The spirit in which this war has been conducted by the Yankee Government and people is an indelible stain upon the boasted civilization of the nineteenth century. If the war which they have made upon us had been ever so just in itself, their manner of conducting it has been such as to render the original merits of the quarrel a matter of inferior importance, and to place their enemies upon a vantage ground in which they may appeal to the justice of God and the sympathies of mankind for the success of their cause. The history of war among civilized nations may be searched in vain for a parallel to the perfidy, inhumanity and cruelty which both the Executive at Washington and the Generals and soldiers under its command have exhibited toward the Southern people. This is not the language of passion or prejudice, but a plain and undeniable historical fact, which has been demonstrated every day and every night for nearly three years, in massacred prisoners, burning dwellings, peaceable citizens shot down at their own firesides, multitudes carried into dreary captivity, and women and children driven from their homes to find shelter in the woods and among wild beasts, or the pitiless charities of the world. Time would fail us, and language has no power to depict all the vast variety of innumerable atrocities which we have suffered at their hands, and not one of which belong to war as it is now carried on by civilized nations.
It must be reserved for calmer hours, and a more philosophical analysis than we are able to bestow upon Yankee character, to explain how it is that a people professing to be the cream and essence of nineteenth century civilization have converted themselves at a bound into the brutes and barbarians which our enemies have proved themselves in this war. Why the difference between the humanity and decorum which, even according to Yankee testimony, were exhibited by the Confederates when invading the North and the unheard-of ferocity and ruffianism of the Federal troops upon Southern soil? We believe that the causes must be looked for in essential differences of character and training between the South and that heterogeneous compound, not only of all nations, but of the vilest blood of all nations which constitutes what is called "the North." That the standard of virtue and of real civilization has been always higher in the slaveholding than the non-slaveholding States we have never doubted for a moment. The principles of morality and religion have been more universally respected and practiced, there has been a loftier sense of personal honor, the agricultural mode of life has secured the South from the vices which commerce and wealth bring in their train, the homogeneous character of the people has saved them from the corrupting miasma which is engendered by the sewers of European immigration, and the influences of the educated classes—which demagogism has never been able to subvert here—have contributed their powerful aid to the tone and elevation of Southern society.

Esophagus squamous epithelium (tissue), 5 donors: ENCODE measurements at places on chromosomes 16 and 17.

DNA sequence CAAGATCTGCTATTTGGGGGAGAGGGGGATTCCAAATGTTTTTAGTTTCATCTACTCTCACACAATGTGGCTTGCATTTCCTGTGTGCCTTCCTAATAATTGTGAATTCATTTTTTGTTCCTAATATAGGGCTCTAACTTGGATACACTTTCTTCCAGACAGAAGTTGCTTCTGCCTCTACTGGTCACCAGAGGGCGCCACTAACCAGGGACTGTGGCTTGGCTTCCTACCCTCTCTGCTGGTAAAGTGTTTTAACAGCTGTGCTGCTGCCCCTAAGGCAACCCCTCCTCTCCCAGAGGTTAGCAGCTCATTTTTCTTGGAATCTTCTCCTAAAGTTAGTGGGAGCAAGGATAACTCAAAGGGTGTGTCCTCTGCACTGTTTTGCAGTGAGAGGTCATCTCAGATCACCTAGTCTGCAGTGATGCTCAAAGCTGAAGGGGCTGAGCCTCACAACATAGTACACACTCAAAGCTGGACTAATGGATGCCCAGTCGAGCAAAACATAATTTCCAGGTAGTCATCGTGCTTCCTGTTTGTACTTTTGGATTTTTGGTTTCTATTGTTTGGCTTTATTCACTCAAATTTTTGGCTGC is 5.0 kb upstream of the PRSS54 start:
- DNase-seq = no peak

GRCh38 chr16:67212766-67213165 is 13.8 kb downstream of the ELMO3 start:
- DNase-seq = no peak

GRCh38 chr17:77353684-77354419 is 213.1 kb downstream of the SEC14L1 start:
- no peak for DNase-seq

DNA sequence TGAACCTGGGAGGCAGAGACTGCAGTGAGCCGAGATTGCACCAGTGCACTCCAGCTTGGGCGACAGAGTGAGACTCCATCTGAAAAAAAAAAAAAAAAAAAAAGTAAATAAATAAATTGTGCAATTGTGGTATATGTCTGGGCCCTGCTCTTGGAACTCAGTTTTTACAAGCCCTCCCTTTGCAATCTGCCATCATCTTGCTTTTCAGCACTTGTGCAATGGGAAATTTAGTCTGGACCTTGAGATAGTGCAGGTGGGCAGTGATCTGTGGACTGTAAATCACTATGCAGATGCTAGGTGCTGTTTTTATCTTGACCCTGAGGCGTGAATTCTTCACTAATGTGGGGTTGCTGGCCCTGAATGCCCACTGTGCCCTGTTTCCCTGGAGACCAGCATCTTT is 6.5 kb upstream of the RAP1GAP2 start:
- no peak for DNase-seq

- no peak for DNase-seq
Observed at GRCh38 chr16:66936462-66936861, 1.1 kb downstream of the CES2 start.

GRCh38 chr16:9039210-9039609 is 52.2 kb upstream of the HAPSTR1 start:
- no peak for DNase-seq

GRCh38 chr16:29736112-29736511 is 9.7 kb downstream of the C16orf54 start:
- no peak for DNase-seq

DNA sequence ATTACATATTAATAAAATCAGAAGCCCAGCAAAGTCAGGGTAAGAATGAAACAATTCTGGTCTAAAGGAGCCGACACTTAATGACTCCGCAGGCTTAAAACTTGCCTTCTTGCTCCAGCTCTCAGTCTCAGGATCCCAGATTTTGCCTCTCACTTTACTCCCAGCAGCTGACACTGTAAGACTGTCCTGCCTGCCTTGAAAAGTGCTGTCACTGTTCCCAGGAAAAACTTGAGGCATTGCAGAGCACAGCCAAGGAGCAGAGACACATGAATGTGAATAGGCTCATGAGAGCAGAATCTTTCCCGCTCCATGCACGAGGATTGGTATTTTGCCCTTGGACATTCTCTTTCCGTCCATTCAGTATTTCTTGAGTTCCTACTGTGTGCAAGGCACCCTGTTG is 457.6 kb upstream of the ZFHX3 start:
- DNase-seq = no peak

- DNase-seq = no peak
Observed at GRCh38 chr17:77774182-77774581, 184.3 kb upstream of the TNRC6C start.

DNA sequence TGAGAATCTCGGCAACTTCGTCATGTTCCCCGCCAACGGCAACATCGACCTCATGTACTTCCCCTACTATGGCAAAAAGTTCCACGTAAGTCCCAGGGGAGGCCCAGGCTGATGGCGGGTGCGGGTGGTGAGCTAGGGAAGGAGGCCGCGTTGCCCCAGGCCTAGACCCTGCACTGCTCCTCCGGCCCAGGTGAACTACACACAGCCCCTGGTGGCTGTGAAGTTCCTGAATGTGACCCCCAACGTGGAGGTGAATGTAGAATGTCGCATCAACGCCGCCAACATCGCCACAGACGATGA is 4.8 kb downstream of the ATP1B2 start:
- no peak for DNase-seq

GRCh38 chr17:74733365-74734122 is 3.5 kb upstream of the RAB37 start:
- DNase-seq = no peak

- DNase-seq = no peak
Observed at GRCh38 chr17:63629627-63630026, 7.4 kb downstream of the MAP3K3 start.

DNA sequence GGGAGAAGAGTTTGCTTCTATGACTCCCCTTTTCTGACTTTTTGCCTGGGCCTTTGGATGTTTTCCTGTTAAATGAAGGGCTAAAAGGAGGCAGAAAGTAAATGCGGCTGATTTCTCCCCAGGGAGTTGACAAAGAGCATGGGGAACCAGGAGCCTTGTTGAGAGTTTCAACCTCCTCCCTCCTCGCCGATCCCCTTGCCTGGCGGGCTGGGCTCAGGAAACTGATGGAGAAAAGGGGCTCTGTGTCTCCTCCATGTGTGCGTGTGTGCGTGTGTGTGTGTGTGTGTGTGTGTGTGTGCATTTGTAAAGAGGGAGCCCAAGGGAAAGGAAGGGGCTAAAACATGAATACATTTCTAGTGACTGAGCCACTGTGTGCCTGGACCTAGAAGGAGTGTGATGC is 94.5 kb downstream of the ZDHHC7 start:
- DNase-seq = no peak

Whatever the cause, and whatever may be the results of this quarrel, the North has degraded itself irreparably in its mode of conducting this war. It has shown that any society which casts off the restraints of religion, which prides itself upon universal equality, and acknowledges no superiors in earth or heaven, must degenerate into an assemblage of brutes and demons, whose fitting end is to be destroyed.